There are more restrictions on what can be delegated to individuals than to committees but the range is still wide. Individual delegation is normally to the headteacher but does not have to be.
There are many examples of good guidance as to what should be in the headteacher’s report and how governors should respond to it. But the same principles for reporting apply to any individual with delegated powers. If it is an ongoing responsibility they should be required to report to the governing body in writing regularly, though this might only be annually, and the report should be as explicit as that expected from a committee.
More often delegation to an individual, or to a couple of people, will be for a specific task and the body will be a working party with no decision-making powers. Delegating these powers should always be done with caution as it is difficult to monitor individuals and it begs the question of whether this is the best way for a body with corporate accountability to behave.
Schools are bombarded with information and most governors feel that they have quite enough crossing their desks as it is. But there is some information that is so crucial to a school that it really must be shared – notably SATs and public exam results.
But it’s quite possible that these will only go to the committee that has been charged with looking at teaching and learning and setting academic targets. If so the committee chair should ensure that the results are shared with the full governing body, either through the committee’s own minutes or in a separate report. Standards are the one thing a governing body will know it will be held accountable for.
You can be held to account for things you do not know about – witness government ministers being taken to task for actions or failures to act at maybe quite a low level in their department. Sometimes the person, or in this case the governing body, simply should have known. Hence the governing body is responsible for having proper procedures for receiving reports.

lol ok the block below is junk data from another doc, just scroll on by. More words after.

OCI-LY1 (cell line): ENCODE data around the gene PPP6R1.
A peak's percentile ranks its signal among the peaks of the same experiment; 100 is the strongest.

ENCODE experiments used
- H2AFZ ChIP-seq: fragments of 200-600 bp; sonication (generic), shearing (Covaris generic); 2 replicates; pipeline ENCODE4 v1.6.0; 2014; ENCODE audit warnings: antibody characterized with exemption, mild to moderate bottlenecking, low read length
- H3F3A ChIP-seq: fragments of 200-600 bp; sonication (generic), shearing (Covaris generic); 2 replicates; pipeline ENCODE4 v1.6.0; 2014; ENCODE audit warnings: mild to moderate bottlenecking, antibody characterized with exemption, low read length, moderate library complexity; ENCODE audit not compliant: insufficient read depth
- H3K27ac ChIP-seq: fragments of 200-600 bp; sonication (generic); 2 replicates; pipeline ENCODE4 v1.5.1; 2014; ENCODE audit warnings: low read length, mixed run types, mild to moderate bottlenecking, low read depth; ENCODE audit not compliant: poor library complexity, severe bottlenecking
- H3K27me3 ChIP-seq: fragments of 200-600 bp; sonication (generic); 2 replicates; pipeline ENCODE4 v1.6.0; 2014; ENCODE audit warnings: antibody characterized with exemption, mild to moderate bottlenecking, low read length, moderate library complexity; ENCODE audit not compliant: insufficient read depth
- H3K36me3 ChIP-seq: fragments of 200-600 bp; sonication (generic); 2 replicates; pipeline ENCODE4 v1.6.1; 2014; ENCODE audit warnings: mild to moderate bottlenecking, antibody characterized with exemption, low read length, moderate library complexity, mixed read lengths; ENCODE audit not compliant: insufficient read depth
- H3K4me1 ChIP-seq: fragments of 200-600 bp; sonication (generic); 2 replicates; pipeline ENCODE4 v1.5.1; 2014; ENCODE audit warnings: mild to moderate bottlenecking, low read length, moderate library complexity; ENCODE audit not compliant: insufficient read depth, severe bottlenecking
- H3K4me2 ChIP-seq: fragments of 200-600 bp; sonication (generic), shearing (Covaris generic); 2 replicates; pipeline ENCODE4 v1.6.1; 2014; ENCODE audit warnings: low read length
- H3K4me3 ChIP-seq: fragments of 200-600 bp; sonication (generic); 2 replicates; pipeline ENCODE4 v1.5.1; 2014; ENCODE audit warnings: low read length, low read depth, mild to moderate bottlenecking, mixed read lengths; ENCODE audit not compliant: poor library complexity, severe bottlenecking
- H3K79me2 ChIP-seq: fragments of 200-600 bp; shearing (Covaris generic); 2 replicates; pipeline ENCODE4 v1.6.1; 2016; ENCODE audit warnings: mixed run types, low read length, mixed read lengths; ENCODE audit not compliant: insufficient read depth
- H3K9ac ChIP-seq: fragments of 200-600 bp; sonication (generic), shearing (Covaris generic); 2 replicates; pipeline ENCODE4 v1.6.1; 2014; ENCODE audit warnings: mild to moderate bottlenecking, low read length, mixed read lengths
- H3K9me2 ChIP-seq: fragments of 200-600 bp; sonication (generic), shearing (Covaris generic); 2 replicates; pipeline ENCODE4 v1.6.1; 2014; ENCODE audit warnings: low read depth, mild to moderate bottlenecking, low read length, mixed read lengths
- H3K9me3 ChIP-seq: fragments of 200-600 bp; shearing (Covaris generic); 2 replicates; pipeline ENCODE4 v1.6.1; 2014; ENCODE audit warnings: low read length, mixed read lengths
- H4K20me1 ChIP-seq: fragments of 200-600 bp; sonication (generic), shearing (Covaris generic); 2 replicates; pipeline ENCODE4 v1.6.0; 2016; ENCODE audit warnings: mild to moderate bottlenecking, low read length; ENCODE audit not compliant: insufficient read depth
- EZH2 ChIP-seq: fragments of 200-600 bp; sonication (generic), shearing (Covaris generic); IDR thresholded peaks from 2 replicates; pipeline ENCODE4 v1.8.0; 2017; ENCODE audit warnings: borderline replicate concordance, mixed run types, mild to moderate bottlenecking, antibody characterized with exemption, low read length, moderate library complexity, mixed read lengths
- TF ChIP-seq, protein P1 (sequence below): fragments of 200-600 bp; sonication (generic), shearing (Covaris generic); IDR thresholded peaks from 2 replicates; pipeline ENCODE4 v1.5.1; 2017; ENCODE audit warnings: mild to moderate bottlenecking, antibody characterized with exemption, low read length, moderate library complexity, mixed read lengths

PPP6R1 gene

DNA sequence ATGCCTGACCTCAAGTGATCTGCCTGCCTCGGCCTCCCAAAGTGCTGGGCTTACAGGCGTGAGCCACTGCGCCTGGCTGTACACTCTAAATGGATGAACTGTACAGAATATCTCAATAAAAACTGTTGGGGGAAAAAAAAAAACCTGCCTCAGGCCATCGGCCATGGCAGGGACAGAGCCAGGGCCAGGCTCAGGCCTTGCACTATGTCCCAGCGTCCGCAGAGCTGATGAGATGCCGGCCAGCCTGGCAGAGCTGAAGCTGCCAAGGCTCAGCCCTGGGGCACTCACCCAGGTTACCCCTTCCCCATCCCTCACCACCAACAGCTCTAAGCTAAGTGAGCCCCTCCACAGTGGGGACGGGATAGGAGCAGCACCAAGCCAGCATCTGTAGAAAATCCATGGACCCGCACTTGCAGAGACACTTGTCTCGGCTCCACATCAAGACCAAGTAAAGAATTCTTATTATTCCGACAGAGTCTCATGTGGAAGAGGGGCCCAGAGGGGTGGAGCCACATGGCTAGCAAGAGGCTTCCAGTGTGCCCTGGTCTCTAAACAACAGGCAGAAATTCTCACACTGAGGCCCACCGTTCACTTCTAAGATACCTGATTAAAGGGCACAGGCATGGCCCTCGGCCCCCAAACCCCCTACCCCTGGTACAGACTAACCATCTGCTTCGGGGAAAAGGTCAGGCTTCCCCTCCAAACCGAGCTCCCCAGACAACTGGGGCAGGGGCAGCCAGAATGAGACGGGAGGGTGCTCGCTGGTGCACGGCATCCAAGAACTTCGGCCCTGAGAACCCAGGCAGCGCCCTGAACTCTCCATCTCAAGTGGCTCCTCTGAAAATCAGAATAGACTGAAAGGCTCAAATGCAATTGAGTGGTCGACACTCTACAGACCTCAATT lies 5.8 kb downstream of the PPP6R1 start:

Some things, though, you cannot be expected to have known about, but are still justly accountable for. For these – the majority of things that happen in schools – the governing body’s duty is to ensure that procedures are in place and that everyone knows that they are. For example, you would not be expected to know that every fire extinguisher is in working order, but you are responsible for having a health and safety policy which states that they will be regularly maintained and who is responsible.
The hidden payback of all this is that acting accountably makes you more, not less, efficient. Knowing that you are going to report back and be held accountable is a sure way of instilling good practice.
Information all governing bodies should be given
The school development/improvement plan
SATs/public exam results
School Self Evaluation Form (SEF)
RAISE online report for school with contextual value added information
Reports on school visits
Report from School Improvement Partner (SIP)/local authority
Items arising from governing body business
Stephen Adamson is the author of Accountability: A practical guide for school governors, Adamson Publishing, 2007